Competitor JCPenney announced in mid-February 2019 that it would exit the appliance business at the end of the month. Big-box retailers Best Buy, Lowe’s, and The Home Depot are potentially the biggest beneficiaries of Sears’ lost appliance revenue should consumers lose confidence in the ongoing chain. According to Michael Lasser, analyst for global financial advisory firm UBS, this is due to the stores’ overlapping product mix as well as physical proximity since approximately 80 percent of Sears original locations were within a 15-minute drive of one of its appliance competitors. Given its struggle to remain relevant in recent years, it remains to be seen how Sears will compete against Best Buy and others in the appliance space, and whether customer confidence will remain with the iconic retailer as it moves forward as a significantly smaller entity.

Best Buy’s turnaround: Best Buy, the top electronics retailer in the United States, has weathered difficult times over the last several years; however, the company’s performance has improved recently as evidenced by seven straight quarters of positive comps. Quarterly sales for the period ended November 3, 2018 increased 2.9 percent, including a 4.3 percent increase in comparable stores sales (on top of a 4.4 percent increase in the same period last year). The increase was partially offset by the closing of 297 stores; however, the majority of the closures were due to the planned exit of the company’s remaining 287 small-footprint Best Buy Mobile units. 

Nevertheless, the industry remains cautious as total sales of electronics and appliances declined 0.7 percent during the holiday period, despite a 5.1 percent increase in overall retail sales, according to data from Mastercard SpendingPulse. In terms of category strength in driving future sales, the global smart home market is forecasted to reach over $53 billion (U.S. dollars) by 2022, with North American consumers outspending other demographics.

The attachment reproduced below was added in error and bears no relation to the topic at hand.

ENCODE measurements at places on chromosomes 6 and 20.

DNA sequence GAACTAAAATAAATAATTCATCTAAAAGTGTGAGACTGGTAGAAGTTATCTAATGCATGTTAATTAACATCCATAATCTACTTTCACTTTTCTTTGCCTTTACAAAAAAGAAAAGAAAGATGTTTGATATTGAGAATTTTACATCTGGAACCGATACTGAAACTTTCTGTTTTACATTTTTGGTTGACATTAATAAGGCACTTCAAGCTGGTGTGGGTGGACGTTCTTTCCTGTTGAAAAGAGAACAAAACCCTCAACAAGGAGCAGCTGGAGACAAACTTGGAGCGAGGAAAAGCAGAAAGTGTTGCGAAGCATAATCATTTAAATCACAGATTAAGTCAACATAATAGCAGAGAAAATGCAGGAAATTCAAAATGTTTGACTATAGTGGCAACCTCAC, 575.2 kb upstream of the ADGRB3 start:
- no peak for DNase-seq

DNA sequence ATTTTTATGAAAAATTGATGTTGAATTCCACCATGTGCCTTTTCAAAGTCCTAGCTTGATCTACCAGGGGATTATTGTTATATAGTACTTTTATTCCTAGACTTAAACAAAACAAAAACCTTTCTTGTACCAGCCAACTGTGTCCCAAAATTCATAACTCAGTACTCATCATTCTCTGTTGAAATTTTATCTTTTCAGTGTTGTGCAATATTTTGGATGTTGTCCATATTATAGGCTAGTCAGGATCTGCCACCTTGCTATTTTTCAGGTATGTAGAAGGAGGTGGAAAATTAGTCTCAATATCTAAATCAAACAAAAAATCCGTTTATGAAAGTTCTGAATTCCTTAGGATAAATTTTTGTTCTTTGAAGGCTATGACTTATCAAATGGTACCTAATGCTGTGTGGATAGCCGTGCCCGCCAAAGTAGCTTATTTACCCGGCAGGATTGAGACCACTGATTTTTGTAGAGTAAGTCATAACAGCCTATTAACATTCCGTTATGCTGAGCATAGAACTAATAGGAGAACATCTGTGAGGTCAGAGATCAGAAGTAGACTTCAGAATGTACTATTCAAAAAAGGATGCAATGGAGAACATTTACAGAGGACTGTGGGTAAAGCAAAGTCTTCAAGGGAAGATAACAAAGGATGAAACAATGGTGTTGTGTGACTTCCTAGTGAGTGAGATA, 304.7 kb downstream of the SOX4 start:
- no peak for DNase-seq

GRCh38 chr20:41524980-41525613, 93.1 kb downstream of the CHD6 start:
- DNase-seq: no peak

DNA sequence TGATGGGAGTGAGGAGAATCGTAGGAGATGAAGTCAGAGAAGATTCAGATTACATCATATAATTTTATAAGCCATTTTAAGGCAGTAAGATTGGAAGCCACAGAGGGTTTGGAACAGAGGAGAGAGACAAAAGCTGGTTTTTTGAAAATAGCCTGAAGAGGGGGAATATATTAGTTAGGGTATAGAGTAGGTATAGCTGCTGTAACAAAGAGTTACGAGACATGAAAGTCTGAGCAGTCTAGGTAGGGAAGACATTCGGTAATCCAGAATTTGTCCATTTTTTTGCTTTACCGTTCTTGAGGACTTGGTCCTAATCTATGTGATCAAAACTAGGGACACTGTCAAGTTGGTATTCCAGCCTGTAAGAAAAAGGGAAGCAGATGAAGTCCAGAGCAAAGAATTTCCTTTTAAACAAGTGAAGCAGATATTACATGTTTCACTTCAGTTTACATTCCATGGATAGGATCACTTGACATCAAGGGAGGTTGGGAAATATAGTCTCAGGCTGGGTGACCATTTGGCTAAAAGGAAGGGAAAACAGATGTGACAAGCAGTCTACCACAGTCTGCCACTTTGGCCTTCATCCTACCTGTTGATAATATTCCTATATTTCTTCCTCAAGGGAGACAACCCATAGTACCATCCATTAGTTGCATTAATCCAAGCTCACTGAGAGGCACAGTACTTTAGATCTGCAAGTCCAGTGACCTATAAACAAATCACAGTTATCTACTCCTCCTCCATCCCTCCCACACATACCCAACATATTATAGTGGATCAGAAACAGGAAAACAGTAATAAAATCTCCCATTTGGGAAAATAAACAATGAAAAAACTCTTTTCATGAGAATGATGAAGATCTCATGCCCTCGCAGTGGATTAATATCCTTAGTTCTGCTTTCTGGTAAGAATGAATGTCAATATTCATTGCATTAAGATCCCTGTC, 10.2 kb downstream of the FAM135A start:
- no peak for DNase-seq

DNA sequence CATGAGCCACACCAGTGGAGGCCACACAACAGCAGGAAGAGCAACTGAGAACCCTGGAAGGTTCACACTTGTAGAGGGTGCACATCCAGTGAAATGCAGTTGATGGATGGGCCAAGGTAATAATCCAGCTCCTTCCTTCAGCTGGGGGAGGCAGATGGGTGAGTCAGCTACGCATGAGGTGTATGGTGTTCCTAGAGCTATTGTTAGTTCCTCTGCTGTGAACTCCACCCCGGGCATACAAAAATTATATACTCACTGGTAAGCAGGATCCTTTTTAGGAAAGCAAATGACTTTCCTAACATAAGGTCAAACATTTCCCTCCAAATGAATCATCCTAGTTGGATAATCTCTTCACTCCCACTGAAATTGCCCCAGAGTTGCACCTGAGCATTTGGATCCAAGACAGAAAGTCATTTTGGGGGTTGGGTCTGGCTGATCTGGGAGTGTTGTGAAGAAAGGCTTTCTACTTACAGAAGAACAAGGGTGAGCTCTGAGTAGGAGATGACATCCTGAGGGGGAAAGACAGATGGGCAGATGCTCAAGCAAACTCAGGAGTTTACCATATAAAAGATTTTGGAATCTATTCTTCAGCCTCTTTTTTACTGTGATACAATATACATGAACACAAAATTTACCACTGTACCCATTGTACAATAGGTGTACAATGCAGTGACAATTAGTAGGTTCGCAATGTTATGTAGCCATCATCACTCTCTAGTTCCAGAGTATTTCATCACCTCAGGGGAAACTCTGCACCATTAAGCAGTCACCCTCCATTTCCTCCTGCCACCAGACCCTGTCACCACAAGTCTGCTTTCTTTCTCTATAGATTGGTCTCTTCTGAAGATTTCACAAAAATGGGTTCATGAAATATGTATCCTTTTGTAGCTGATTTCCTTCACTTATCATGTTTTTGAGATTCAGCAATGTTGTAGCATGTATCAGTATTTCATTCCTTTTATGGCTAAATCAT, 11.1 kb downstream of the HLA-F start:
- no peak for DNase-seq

Best Buy management remains optimistic as the company anticipates its fourth quarter comps will range from flat to positive 3 percent for the reporting period ending January 2019. 

Recovery rates are subject to industry change: Disposition recovery rates on a departmental basis in consumer electronics and appliances reflect individual company performance and, thus, may fluctuate up or down based on a company’s normal gross margins and the sell-through rates achieved. Sales fluctuations related to consumer demand, product availability, or seasonality may have a significant impact on recovery rates over a relatively short period of time. For electronics in general, due to high rates of innovation, product obsolescence is an ongoing concern that companies and lenders should monitor on a regular basis either through regular inventory appraisals and/or through company-generated reporting. Similar to the appliance segment, significant levels of open-box or sample inventory can negatively impact gross recovery rates and should be tracked as part of the normal course of business. Working with an experienced appraiser in this segment can offset client risk through regular collateral monitoring.

Sample inventory considerations: Similar to the challenge in consumer electronics retailing, one major factor impacting gross recovery values on major appliances is the issue of sample inventory.  Typically sample inventory used for display or demonstration on selling floors will not recover as well as first quality (non-sample) boxed goods. In terms of inventory mix, it is important for borrowers to track levels of sample inventory separately from non-sample goods so that an experienced appraiser can factor in the reduction to sample categories in the aggregate. Significant levels of shopworn, damaged, or obsolete appliance inventory may negatively impact gross and net recovery values.